General Rain Advisory Issued for San Diego County Coastal Waters

The Department of Environmental Health and Quality has issued a general rain advisory for coastal waters in San Diego County. This advisory comes after Tropical Storm Hilary brought record August rainfall to the region. People are encouraged to avoid the water for at least 72 hours, especially in areas near drains, creeks, rivers, and lagoon outlets.

Runoff from rainfall can increase bacteria levels in the ocean, making the water potentially unsafe for recreational activities. Surfer Rodney Henson recently flew his drone over a beach in Cardiff, a notorious spot for runoff accumulation, to warn fellow surfers of the potential danger.

What he captured on his drone footage was alarming. Henson used a polarized lens to highlight the presence of sewage contaminating the area. The stark contrast between the saltwater and the deep coffee-colored runoff indicated the presence of chemicals and oils. This contamination is likely a result of runoff from the streets, as well as sewage plants and treatment centers.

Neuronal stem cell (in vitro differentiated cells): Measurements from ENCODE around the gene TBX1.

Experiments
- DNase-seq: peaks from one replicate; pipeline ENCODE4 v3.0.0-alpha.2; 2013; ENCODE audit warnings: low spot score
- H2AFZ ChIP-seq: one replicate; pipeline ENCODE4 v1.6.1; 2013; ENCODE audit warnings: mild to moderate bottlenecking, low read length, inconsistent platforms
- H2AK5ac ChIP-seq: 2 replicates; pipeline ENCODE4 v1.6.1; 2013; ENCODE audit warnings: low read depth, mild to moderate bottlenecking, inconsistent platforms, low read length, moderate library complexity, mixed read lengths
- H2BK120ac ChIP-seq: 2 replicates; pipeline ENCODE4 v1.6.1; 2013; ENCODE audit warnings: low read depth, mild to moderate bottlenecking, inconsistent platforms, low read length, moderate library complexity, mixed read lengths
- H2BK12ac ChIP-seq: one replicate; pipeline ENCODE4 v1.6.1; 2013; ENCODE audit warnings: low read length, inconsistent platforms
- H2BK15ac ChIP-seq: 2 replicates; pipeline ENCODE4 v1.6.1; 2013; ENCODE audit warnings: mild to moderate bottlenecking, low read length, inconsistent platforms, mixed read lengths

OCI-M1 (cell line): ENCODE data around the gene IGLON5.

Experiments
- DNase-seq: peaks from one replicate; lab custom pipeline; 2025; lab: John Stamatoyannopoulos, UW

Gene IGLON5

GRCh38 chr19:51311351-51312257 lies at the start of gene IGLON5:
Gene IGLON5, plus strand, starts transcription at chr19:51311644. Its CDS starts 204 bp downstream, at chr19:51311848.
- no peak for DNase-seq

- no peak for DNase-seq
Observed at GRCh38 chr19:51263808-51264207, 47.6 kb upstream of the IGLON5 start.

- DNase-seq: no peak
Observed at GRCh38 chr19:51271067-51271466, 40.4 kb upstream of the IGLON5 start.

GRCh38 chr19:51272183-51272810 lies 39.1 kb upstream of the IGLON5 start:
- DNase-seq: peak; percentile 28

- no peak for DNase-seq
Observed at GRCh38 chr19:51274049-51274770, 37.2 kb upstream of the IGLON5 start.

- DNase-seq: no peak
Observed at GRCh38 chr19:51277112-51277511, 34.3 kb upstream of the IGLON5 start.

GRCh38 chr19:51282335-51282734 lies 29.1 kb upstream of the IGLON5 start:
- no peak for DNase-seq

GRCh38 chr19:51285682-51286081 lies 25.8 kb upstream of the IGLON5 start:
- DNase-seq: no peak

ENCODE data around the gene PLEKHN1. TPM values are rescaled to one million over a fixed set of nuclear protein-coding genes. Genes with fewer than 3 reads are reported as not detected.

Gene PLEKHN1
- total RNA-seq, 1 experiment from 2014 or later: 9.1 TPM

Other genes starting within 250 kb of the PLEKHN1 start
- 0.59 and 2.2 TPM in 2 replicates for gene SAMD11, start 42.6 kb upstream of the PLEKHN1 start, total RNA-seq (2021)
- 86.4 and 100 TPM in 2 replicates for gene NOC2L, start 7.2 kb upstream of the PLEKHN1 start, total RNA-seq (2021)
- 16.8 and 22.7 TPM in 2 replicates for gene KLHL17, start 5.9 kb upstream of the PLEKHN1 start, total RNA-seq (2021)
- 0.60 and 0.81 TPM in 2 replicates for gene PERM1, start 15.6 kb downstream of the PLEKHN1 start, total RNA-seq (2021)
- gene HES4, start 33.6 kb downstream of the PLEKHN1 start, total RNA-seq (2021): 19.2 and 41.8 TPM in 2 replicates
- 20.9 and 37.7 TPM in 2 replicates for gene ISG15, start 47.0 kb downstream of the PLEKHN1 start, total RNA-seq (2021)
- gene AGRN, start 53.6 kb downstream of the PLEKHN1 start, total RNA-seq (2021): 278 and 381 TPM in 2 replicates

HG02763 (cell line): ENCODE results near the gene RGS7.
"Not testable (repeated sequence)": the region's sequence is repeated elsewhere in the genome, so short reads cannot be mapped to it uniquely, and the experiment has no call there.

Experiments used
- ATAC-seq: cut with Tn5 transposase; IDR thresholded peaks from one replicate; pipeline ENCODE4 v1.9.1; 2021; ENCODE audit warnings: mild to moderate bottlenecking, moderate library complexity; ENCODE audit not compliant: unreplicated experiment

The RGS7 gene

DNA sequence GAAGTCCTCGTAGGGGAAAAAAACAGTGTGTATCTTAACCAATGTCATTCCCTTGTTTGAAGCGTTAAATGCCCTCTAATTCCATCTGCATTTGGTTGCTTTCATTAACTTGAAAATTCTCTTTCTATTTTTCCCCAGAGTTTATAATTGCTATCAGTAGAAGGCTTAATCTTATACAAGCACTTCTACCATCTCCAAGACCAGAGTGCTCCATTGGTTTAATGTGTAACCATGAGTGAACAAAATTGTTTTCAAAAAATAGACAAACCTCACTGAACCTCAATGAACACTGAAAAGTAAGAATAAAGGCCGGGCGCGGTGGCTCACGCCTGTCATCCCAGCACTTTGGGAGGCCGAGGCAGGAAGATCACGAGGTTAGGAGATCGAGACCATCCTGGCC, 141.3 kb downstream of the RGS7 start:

The video captured by Rodney Henson has been shared on his YouTube channel, “Surfing Hollywood.” It serves as a visual reminder of the importance of avoiding areas with high levels of runoff, especially after heavy rainfall.

To protect the health and safety of beachgoers, it is crucial to heed the general rain advisory and to stay out of the water for the specified 72-hour period. This will help minimize the risk of exposure to potentially harmful bacteria and contaminants.

– Runoff: Water that flows over the land surface after rainfall, carrying with it various pollutants and contaminants.
– Bacteria levels: The concentration of bacteria in a particular body of water.
– Sewage: Waste matter, including human excrement, that is carried away from homes and buildings through a system of pipes for disposal or treatment.
– Recreational activities: Activities done for enjoyment and relaxation, such as swimming, surfing, or sunbathing.

Source: Department of Environmental Health and Quality, KUSI News